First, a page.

A bequest is property given by will.[1] Historically, bequest was used for personal property given by will and devise for real property.[2] Today, the two words are used interchangeably.

The word bequeath is a verb form for the act of making a bequest.


Bequest come from Old English becwethan, "to declare or express in words" — cf. "quoth".

Interpreting bequests

Part of the process of probate involves interpreting the instructions in a will. Some wordings that define the scope of a bequest have specific interpretations. "All the estate I own" would involve all of the decedent's possessions at the moment of death.[3]

A conditional bequest is a bequest that will be granted only if a particular event has occurred by the time of its operation. For example, a testator might write in the will that "Mary will receive the house held in trust if she is married" or "if she has children," etc.

An executory bequest is a bequest that will be granted only if a particular event occurs in the future. For example, a testator might write in the will that "Mary will receive the house held in trust set when she marries" or "when she has children".

In some jurisdictions, a bequest can also be a deferred payment, as held in Wolder v. Commissioner, which will impact its tax status.

Explaining bequests

In microeconomics theorists have engaged the issue of bequest from the perspective of consumption theory, in which they seek to explain the phenomenon in terms of a bequest motive.

US Tax Consequences

For the recipient

In order to calculate a taxpayer's income tax obligation, the gross income of the taxpayer must be determined. Under Section 61 of the U.S. Internal Revenue Code gross income is "all income from whatever source derived".[4] On its face, the receipt of a bequest would seemingly fall within gross income and thus be subject to tax. However, in other sections of the code, exceptions are made for a variety of things that do not need to be included in gross income. Section 102(a) of the Code makes an exception for bequests stating that "Gross income does not include the value of property acquired by gift, bequest, or inheritance." [5] In general this means that the value or amount of the bequest does not need to be included in a taxpayer's gross income. This rule is not exclusive, however, and there are some exceptions under Section 102(b) of the code where the amount of value must be included.[5] There is great debate about whether or not bequests should be included in gross income and subject to income taxes, however there has been some type of exclusion for bequests in every Federal Income Tax Act.[6]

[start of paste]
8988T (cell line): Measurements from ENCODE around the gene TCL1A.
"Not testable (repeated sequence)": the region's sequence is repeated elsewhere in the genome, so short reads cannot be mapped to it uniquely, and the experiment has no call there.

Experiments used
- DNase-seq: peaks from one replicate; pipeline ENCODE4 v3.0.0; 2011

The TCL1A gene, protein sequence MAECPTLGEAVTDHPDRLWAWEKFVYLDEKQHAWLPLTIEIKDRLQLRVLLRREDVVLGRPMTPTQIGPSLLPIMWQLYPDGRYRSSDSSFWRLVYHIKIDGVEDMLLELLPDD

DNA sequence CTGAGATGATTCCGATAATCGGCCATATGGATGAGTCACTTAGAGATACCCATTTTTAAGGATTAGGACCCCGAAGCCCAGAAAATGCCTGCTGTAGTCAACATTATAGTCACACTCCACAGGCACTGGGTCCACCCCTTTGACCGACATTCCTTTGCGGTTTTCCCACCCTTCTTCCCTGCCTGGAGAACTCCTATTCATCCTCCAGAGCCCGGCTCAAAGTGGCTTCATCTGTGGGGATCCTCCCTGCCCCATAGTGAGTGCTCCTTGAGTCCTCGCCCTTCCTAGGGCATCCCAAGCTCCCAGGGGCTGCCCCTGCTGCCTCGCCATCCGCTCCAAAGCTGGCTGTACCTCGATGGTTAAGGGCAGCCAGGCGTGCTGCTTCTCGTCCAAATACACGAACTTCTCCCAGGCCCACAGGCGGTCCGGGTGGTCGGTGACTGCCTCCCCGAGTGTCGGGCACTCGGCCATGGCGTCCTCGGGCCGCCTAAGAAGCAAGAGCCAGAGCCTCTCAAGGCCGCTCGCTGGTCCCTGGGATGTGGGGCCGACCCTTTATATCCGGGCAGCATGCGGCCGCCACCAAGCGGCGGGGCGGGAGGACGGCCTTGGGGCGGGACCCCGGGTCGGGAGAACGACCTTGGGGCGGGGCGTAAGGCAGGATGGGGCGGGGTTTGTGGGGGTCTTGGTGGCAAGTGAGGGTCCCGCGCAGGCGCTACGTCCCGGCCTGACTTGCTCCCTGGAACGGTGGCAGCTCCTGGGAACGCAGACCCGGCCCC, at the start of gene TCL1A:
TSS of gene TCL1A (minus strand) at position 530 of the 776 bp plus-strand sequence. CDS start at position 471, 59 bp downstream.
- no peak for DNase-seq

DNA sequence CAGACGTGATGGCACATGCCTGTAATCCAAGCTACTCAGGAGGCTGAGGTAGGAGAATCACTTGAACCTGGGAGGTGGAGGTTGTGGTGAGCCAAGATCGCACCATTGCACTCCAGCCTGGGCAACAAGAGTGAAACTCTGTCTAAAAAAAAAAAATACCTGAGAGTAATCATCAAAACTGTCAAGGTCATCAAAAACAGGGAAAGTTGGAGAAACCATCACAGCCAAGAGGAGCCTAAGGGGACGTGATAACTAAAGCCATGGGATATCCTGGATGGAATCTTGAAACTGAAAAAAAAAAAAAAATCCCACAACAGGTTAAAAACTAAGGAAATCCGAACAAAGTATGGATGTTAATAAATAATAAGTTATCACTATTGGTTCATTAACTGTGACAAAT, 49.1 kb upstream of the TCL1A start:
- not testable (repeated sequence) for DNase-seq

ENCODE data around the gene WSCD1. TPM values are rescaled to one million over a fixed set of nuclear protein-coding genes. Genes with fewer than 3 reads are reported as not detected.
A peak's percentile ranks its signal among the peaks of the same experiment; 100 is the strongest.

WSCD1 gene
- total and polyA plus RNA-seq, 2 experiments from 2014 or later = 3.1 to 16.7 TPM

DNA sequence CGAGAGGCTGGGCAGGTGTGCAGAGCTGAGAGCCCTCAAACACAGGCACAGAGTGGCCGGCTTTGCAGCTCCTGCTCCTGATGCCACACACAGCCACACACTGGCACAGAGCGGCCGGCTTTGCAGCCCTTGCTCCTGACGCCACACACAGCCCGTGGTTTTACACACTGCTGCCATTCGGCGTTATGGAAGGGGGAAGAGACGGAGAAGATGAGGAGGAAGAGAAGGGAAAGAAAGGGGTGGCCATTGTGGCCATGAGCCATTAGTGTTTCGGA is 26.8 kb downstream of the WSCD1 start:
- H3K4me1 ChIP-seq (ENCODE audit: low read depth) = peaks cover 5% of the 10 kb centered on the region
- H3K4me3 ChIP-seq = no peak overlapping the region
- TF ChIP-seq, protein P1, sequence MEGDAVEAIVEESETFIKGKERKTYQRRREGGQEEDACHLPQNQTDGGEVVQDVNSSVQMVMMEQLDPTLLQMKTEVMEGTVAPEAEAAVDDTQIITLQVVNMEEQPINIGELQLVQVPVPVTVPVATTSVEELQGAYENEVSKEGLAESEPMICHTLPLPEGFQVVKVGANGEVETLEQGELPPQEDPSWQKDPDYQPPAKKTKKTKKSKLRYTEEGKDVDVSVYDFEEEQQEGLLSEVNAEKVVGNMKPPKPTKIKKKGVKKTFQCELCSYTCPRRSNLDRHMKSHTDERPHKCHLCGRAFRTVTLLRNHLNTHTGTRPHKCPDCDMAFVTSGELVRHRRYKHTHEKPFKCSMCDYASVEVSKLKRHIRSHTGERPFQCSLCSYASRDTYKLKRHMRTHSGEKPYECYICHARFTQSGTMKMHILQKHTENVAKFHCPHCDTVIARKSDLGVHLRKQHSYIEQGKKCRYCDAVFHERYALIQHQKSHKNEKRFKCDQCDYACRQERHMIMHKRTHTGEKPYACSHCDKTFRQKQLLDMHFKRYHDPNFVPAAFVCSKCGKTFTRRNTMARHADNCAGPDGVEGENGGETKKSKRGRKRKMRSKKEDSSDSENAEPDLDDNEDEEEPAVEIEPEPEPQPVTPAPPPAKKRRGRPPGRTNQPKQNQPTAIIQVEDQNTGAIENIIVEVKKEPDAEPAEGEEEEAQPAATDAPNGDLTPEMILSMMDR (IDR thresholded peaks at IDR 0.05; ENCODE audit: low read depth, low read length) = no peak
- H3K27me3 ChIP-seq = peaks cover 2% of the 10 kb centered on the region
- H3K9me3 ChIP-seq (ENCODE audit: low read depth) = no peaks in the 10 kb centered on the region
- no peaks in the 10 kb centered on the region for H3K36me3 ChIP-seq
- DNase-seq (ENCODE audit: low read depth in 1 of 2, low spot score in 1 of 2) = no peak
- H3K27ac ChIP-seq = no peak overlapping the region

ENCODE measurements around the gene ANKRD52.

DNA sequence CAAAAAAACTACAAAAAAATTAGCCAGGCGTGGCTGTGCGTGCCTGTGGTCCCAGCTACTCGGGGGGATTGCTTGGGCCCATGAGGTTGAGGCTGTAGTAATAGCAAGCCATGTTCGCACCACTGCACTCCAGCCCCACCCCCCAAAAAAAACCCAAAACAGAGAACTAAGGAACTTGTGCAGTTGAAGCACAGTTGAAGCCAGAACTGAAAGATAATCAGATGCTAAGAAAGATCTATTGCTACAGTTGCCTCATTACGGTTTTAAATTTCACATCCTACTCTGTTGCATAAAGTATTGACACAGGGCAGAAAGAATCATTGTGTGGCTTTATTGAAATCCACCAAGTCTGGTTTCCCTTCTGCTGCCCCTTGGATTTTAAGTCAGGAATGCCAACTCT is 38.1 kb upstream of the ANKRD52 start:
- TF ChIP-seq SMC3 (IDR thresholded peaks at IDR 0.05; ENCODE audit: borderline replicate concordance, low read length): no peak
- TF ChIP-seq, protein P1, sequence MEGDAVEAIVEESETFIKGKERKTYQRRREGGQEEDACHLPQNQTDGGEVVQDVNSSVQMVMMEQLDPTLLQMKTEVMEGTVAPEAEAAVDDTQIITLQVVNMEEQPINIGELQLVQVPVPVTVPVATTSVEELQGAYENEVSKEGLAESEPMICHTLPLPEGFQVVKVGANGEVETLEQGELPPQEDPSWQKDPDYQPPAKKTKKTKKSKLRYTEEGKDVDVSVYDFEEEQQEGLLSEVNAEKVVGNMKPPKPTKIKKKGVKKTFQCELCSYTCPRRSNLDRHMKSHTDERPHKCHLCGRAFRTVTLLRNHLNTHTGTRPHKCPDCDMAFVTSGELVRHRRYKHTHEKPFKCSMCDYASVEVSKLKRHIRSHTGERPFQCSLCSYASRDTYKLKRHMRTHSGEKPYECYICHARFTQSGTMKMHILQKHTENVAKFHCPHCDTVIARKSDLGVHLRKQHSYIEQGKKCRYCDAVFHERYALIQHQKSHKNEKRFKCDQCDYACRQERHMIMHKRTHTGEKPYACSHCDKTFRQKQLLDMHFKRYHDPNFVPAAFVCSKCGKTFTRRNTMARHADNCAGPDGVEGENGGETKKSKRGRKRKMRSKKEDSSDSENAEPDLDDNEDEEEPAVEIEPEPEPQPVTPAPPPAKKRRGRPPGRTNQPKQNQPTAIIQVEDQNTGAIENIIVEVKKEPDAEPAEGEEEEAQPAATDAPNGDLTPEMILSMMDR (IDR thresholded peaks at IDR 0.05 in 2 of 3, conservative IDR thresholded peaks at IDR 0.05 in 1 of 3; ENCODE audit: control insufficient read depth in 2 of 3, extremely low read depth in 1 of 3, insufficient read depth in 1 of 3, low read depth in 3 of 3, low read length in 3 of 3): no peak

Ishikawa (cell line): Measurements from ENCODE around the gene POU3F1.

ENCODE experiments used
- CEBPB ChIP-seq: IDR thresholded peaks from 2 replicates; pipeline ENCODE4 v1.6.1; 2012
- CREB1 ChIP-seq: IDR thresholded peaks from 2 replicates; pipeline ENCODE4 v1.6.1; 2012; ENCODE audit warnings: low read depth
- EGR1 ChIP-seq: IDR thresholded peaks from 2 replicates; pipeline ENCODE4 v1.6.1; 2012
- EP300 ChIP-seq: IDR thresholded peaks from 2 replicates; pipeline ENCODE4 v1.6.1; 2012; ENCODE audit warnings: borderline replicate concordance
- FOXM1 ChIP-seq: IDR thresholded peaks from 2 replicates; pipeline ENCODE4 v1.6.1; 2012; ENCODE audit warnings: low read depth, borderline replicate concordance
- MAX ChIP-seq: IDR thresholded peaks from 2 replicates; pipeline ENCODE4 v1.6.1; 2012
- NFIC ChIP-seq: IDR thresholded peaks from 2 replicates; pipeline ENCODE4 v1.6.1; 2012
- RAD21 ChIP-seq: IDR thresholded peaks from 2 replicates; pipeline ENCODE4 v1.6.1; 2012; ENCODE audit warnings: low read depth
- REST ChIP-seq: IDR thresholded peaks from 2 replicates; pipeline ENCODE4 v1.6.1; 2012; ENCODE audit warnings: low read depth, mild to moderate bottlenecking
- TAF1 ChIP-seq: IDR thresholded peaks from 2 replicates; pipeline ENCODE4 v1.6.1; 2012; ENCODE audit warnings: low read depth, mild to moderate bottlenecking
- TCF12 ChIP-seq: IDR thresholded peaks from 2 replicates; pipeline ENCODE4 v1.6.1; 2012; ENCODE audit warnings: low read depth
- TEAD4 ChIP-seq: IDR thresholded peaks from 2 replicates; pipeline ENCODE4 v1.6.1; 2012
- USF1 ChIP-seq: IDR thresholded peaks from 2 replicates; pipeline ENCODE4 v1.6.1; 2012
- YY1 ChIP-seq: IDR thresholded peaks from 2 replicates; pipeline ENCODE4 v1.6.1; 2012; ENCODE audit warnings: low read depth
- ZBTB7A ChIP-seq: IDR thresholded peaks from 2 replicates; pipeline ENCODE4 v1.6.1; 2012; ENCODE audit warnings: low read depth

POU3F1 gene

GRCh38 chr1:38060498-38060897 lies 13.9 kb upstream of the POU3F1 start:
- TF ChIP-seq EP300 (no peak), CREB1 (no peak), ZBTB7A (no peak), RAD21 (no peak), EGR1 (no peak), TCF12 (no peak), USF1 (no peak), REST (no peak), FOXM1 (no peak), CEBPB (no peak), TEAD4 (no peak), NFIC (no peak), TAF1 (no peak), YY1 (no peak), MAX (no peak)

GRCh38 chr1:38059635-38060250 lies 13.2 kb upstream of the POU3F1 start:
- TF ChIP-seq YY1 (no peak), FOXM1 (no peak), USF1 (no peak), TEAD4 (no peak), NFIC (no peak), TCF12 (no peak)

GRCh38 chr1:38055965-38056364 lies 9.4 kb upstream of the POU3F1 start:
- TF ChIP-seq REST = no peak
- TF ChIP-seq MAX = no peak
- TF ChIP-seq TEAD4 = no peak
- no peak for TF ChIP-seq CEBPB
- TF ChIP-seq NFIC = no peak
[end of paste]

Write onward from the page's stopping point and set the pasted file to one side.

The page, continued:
For the donor

One reason that the recipient of a bequest is usually not taxed on the bequest is because the donor may be taxed on it. Donors of bequests may be taxed through other mechanisms such as federal wealth transfer taxes.[6] Wealth Transfer taxes, however, are usually imposed against only the very wealthy.[6]


  1. Black's Law Dictionary 8th ed, (West Group, 2004)
  2.  One or more of the preceding sentences incorporates text from a publication now in the public domain: Chisholm, Hugh, ed. (1911). "Bequest". Encyclopædia Britannica. 3 (11th ed.). Cambridge University Press. p. 761.
  3., Law Dictionary: all the estate I own
  4. "US CODE: Title 26,61. Gross income defined". Retrieved 2013-01-20.
  5. 1 2 "US CODE: Title 26,102. Gifts and inheritances". Retrieved 2013-01-20.
  6. 1 2 3 Samuel A. Donaldson (2007). Federal Income Taxation of Individuals: Cases, Problems and Materials, 2nd Edition, St. Paul: Thomson/West, 93

External links

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